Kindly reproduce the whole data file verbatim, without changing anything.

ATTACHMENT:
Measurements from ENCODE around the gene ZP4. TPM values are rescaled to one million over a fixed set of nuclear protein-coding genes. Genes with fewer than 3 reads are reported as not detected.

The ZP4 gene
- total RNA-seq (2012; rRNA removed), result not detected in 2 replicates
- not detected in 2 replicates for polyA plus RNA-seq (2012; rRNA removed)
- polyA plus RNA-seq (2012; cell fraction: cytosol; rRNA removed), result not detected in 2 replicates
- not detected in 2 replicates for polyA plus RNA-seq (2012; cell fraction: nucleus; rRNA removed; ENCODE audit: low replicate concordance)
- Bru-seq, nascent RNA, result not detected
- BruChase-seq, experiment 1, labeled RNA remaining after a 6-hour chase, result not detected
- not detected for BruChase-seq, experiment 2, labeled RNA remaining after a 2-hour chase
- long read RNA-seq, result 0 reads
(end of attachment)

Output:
Measurements from ENCODE around the gene ZP4. TPM values are rescaled to one million over a fixed set of nuclear protein-coding genes. Genes with fewer than 3 reads are reported as not detected.

The ZP4 gene
- total RNA-seq (2012; rRNA removed), result not detected in 2 replicates
- not detected in 2 replicates for polyA plus RNA-seq (2012; rRNA removed)
- polyA plus RNA-seq (2012; cell fraction: cytosol; rRNA removed), result not detected in 2 replicates
- not detected in 2 replicates for polyA plus RNA-seq (2012; cell fraction: nucleus; rRNA removed; ENCODE audit: low replicate concordance)
- Bru-seq, nascent RNA, result not detected
- BruChase-seq, experiment 1, labeled RNA remaining after a 6-hour chase, result not detected
- not detected for BruChase-seq, experiment 2, labeled RNA remaining after a 2-hour chase
- long read RNA-seq, result 0 reads